An efficient and energy-saving technology for fluid separation
Pervaporation is a technique for the separation of materials based on the principle of evaporating a liquid through a dense membrane. Contrary to simple evaporation as applied in a distillation process, the membrane changes the composition of the charge by combining two complementary processes that are less energy intensive: permeation and evaporation.
Pervaporation is applied to the removal of volatile compounds out of solutions through a selective membrane. By creating a vacuum or introducing a flow of purge gas on one side of a dense membrane, volatile compounds in a liquid present on the other side will tend to diffuse through the membrane. Pervaporation is usually applied to the dehydration of organic solutions or the removal of organic contaminants in an aqueous solution. In addition to its high energetic efficiency, due to the use of a dense membrane, pervaporation is not subjected to azeotropic limitations.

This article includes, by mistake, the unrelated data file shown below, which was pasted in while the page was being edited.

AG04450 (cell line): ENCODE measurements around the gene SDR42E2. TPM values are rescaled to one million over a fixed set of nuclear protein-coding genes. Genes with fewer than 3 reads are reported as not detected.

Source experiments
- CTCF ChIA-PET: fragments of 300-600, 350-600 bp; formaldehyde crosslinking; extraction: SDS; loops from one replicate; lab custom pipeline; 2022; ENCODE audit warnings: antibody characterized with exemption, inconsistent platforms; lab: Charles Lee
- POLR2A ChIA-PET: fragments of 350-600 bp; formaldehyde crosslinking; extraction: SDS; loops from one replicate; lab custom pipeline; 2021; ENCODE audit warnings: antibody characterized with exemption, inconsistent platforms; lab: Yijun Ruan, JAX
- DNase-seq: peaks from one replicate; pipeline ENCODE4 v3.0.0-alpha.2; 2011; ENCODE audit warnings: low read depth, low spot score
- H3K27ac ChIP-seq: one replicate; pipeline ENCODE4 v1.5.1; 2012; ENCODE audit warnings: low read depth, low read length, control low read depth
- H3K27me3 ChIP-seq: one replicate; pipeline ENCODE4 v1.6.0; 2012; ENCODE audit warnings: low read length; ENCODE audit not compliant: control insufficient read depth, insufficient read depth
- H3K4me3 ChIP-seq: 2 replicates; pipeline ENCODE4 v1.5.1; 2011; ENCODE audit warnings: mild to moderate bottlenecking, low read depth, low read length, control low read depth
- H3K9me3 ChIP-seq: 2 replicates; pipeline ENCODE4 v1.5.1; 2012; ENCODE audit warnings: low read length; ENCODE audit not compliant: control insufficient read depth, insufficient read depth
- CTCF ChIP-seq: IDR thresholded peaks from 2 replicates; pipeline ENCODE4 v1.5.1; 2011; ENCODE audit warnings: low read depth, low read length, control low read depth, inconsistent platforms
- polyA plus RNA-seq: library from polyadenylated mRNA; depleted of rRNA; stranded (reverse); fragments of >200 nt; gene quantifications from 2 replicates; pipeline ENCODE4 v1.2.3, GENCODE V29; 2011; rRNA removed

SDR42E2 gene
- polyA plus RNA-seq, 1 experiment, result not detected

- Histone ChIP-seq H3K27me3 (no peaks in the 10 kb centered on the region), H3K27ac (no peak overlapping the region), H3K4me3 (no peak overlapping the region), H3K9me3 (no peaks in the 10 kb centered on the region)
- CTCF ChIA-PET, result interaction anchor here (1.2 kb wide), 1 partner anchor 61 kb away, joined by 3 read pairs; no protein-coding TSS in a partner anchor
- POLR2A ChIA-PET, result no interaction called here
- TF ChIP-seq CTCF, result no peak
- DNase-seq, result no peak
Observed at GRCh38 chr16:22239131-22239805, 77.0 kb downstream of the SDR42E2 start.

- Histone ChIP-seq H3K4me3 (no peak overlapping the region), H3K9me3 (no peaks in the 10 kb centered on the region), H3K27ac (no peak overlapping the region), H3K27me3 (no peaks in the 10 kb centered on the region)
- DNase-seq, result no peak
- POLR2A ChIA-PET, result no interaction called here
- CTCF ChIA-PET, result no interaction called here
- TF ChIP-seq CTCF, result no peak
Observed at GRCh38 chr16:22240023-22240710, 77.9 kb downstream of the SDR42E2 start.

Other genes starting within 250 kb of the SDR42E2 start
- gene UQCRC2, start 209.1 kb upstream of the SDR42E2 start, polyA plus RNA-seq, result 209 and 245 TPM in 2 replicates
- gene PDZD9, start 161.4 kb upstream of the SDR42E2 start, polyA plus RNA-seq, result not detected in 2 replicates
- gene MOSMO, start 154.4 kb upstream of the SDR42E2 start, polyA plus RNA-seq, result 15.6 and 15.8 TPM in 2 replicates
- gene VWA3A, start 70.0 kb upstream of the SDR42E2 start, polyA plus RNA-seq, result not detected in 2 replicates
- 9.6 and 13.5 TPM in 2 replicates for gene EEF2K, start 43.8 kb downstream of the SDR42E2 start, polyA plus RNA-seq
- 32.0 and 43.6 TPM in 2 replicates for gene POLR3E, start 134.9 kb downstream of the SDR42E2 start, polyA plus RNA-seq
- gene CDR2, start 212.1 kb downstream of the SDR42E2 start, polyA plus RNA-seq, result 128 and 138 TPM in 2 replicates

Pervaporation integrated in a microfluidic device
For the sake of intensification and to perform the pervaporation process in a controlled environment, we integrated the process in a microfluidic device, enabling a reduced footprint. The modelling of a microfluidic pervaporation device associated with an optimisation algorithm allows us to identify the best outcome of the process based on the mixture thermodynamic properties. Therefore, we can easily evaluate the feasibility of the pervaporation process and propose a design. Subsequently, tests at a low scale should allow us to validate the model, after which the pervaporation device could be manufactured and instrumented.